Unsurprisingly, it's not. The facts we do know about Alzheimer's Disease, which affects so many people including the former US president Ronald Reagan, are surprisingly few. It affects both men and women, it's not contagious, it's not caused by stress, but most importantly it is not part of "normal" aging. Alzheimer's is not inevitable as you get older.
The idea that aluminium might be involved in Alzheimer's emerged from studies in the 1960s, in which experimenters injected rats with aluminium compounds: they found this led to more "neurofibrillary tangles" in the brain - a corollary of Alzheimer's.
From there the leap of logic that "it must be caused by aluminium in our food" was unfortunately inevitable, even though it's not one that the scientists would have made: they would tell you that injecting rats doesn't tell you a lot about normal humans.
An idea about Alzheimer's that is currently in the ascendant is that it is distantly related to disorders like Creutzfeldt-Jakob Disease (CJD), reckoned to be due to the accumulation of malformed proteins made by the body. Alzheimer's patients show similar build-ups of "beta-amyloid plaques", which are deposits of the insoluble form of a protein made normally by the body. The plaques appear to interfere with brain function.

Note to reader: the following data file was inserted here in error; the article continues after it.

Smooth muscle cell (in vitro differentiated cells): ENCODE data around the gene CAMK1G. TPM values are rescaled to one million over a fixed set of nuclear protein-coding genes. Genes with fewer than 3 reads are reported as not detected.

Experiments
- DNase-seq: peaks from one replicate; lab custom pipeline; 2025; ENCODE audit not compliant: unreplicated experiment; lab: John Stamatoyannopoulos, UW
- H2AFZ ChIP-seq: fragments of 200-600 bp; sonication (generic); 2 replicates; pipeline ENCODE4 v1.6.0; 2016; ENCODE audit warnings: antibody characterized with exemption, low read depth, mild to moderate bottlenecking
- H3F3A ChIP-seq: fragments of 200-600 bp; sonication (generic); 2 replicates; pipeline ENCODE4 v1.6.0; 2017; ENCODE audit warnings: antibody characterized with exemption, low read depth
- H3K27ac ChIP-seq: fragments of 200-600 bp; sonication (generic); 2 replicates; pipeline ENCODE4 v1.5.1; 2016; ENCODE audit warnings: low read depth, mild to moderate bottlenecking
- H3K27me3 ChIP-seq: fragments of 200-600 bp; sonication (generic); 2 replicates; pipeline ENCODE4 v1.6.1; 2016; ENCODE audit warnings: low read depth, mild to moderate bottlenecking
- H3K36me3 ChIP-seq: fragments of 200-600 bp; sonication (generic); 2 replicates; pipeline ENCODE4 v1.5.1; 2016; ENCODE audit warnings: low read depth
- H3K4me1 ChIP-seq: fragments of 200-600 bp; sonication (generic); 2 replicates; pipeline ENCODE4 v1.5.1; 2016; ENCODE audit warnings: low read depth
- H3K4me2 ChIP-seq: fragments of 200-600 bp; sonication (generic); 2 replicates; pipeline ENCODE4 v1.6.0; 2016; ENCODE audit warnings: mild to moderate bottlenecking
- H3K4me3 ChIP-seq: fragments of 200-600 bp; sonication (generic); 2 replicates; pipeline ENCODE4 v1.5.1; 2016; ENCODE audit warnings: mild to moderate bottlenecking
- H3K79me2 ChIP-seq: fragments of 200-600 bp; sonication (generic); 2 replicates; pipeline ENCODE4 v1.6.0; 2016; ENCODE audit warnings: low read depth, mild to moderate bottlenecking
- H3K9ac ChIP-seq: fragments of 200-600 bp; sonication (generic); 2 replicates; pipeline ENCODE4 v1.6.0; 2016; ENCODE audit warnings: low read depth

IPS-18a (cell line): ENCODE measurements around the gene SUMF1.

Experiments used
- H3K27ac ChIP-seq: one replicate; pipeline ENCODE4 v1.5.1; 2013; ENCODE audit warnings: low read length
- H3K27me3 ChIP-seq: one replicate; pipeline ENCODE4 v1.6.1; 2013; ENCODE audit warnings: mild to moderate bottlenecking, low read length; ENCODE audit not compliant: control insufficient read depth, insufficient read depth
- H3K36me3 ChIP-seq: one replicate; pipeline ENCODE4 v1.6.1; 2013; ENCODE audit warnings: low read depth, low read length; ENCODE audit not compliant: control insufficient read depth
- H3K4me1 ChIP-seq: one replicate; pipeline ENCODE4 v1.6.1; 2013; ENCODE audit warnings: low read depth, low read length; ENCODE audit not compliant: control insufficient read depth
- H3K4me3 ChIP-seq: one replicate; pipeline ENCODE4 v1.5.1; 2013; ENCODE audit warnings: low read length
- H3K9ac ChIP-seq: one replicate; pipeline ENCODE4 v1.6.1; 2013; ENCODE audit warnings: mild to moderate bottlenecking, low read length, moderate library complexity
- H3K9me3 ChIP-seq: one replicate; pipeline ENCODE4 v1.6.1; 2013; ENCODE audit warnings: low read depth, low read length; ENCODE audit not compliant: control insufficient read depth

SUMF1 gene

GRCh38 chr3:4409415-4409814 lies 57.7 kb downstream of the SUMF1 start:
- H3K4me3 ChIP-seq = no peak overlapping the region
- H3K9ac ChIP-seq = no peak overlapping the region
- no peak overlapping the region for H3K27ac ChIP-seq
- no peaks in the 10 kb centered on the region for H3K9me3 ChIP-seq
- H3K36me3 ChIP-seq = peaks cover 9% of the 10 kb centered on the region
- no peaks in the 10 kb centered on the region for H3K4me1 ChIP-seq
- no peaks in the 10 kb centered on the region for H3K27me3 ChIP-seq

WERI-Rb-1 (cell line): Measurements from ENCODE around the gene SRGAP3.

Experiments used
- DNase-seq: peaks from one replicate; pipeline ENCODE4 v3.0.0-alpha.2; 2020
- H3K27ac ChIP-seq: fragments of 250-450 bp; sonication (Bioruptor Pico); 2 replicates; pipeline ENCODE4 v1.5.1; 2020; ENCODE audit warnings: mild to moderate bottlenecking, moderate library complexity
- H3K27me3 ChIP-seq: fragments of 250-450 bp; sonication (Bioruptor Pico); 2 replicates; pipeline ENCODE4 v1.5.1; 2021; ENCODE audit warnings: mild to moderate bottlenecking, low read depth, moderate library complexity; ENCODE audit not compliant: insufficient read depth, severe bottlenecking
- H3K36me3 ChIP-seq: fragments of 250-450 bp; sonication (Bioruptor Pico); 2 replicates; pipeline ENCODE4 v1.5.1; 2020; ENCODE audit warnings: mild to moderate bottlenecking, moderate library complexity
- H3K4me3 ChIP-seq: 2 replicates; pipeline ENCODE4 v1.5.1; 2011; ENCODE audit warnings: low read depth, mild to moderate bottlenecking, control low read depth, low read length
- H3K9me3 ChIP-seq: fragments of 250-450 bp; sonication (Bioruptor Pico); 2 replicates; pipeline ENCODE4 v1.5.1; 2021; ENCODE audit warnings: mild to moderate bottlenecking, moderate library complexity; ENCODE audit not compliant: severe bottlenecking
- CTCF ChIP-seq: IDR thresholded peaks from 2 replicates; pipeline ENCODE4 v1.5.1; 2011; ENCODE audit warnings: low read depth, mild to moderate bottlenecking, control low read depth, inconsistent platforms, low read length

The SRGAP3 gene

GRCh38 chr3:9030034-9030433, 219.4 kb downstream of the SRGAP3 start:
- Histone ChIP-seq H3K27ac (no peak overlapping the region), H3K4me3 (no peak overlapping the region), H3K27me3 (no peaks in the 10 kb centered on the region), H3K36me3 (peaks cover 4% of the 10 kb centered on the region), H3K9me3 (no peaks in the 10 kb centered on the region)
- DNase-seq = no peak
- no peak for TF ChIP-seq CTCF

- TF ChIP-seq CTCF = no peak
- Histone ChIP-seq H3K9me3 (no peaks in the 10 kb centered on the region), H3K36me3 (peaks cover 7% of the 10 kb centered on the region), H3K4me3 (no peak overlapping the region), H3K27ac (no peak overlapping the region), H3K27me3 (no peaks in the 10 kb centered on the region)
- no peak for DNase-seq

However, just as aluminium was receding over the horizon, newer research has come in suggesting that maybe it does have a role to play after all.
Several studies have reported that people who live in areas with low levels of aluminium in the drinking water have less chance of developing Alzheimer's Disease than those who live where levels of aluminium in the drinking water are higher. Cause and effect? Or just chance? Or was it actually not Alzheimer's at all, as has been suggested by others?
At present, the strongest signs are that Alzheimer's has a genetic element, predisposing you towards developing it, and that some environmental factors may play a part. But you can hang on to the old pots and pans.Reuse content